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Train like a Navy Seal and get to the core of your core
TRX is basically weight lifting, but you're lifting your own body weight while trying to stabilize yourself against the wobbly straps.
Check it out
Lab 5 Fitness
606 Broadway E., Studio A, Seattle; 206-569-5628; www.lab5fitness.com
1813 Seventh Ave., Seattle; 206-443-3933; www.clubzum.com
Washington Athletic Club
1325 Sixth Ave., Seattle; 206-622-7900; www.wac.net
WE ALL KNOW Navy Seals are the most extreme of the hard core, and with fitness trends getting progressively more intense, it was only a matter of time before someone thought regular people should train like Navy Seals. Of course we should.
Before going to my first TRX class, the phrase "suspension strength training" developed by Navy Seals sounded like a new, foreign fitness language I wasn't sure I wanted to learn. But a friend wanted to go, and I was curious about TRX, which has been showing up at gyms around the region.
At Lab 5 Fitness on Capitol Hill in Seattle, we entered a mirrored room with several long black straps with handles hanging from the ceiling. Our burly teacher, Ron Moodey, set us each up with one and explained that we would be adjusting the straps a lot.
With TRX, you quickly learn just how strong (or not) your core is. TRX is basically weight lifting, but you're lifting your own body weight while trying to stabilize yourself against the wobbly straps. It works stabilizer muscles in addition to the large muscle groups most of us know about — quads, core, biceps.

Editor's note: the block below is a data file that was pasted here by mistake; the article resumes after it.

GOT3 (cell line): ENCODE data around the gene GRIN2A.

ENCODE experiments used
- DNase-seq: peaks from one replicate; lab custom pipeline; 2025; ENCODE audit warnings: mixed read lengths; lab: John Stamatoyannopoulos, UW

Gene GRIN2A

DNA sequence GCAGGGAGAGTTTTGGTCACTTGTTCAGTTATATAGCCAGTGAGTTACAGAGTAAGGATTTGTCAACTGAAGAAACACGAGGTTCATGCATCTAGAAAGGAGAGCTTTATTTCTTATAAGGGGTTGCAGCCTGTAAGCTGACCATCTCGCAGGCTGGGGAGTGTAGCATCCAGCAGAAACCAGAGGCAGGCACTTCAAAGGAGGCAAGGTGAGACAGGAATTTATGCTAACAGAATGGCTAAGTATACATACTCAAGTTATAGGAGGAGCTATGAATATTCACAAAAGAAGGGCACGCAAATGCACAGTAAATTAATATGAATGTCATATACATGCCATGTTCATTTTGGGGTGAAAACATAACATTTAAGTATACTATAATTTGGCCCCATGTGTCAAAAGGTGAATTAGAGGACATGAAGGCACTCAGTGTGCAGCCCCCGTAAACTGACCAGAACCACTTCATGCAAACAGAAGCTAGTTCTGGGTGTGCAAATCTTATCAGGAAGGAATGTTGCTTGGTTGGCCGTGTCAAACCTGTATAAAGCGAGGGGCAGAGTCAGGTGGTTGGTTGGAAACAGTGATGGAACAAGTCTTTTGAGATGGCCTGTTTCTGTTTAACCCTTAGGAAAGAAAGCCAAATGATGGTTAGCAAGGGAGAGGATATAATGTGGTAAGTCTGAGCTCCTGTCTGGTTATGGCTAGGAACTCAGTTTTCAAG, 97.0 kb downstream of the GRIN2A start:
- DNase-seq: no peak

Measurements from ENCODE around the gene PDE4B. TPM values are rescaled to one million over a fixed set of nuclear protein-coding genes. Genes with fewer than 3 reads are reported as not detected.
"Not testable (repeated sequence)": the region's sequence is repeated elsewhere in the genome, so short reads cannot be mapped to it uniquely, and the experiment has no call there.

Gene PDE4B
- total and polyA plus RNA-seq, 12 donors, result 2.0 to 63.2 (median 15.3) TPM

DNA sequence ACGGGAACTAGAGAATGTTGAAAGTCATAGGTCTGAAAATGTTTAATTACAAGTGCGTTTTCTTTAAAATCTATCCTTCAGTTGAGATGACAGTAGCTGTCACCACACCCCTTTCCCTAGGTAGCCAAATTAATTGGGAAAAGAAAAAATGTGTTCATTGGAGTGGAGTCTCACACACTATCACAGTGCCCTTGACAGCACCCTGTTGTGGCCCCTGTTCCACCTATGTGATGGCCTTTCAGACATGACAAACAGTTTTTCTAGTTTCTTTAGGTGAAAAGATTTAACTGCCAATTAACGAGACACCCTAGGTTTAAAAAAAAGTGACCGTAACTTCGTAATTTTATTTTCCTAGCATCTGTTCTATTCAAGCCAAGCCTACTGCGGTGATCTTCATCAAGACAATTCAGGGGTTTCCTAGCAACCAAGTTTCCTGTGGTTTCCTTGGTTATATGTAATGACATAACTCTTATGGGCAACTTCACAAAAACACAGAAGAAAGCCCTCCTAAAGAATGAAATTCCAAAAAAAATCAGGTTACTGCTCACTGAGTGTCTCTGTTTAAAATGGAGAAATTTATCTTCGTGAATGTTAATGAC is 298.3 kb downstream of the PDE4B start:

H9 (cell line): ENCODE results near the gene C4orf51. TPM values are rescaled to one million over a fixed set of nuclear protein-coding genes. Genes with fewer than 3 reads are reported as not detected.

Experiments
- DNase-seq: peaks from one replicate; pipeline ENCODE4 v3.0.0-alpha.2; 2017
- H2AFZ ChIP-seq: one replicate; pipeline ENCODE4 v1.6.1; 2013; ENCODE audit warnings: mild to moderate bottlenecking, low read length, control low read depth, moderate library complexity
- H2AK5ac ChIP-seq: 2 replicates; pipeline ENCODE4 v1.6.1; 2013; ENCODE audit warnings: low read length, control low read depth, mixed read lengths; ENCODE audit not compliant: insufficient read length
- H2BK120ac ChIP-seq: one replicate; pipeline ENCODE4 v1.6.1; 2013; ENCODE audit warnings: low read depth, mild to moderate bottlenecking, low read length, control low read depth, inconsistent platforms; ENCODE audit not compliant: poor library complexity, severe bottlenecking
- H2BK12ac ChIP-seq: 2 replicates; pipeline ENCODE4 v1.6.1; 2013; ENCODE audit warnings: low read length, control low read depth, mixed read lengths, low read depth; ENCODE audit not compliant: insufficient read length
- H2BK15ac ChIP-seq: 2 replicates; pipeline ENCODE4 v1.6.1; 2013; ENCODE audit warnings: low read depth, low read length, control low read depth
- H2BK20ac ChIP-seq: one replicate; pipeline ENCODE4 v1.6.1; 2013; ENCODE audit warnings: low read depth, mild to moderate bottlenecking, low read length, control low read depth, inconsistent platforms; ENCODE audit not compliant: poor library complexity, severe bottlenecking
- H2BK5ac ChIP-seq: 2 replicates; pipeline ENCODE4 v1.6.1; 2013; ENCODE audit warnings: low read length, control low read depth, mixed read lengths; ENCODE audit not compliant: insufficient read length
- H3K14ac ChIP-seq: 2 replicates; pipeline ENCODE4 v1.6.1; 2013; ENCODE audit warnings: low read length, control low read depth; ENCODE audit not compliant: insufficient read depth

Lots of gyms are offering it now, mixing it with barre and boot camp. A straight TRX class was plenty for me, thank you very much.
We warmed up with squats as Moodey coached us to keep a light grip on the handles so our forearms would make it through the class. Then he threw niceties aside and tossed us into core work. The plank position is a standard these days with boot camps all the rage, but when you hook your feet into handles that move, it took core work to new, trembling places. We were variously told to pull knees to our chests or sway side to side, adding intensity by crunching knees toward our elbows. Ouch.
Moodey claimed core work was the hardest part and moved us into legs, doing deep squats and hopping around while using the handles to keep ourselves stable. For upper-body work, we pulled or leaned away from the straps, depending on whether we were working biceps, triceps or lats. It all required core, core and more core.
We finished the class with a sequence called Tapata interval training, which is 20 seconds of high-intensity squats or other aerobic activity, with 10 seconds of rest, repeated eight times. By the end, I was ready to toss those TRX straps aside.
The intensity varies throughout the 50-minute class, and Moodey encouraged us to take breaks if we needed them. My heart rate was way up during class, and I'd call TRX pretty dang effective.
With no more than 12 people per class and Moodey walking around checking our form, it felt far more personal than lifting weights on my own.
I doubt I'm ready for Navy Seals action, but I'm also certain that if you make this a regular part of your training, you will at least be able to hold, or even crunch, those planks.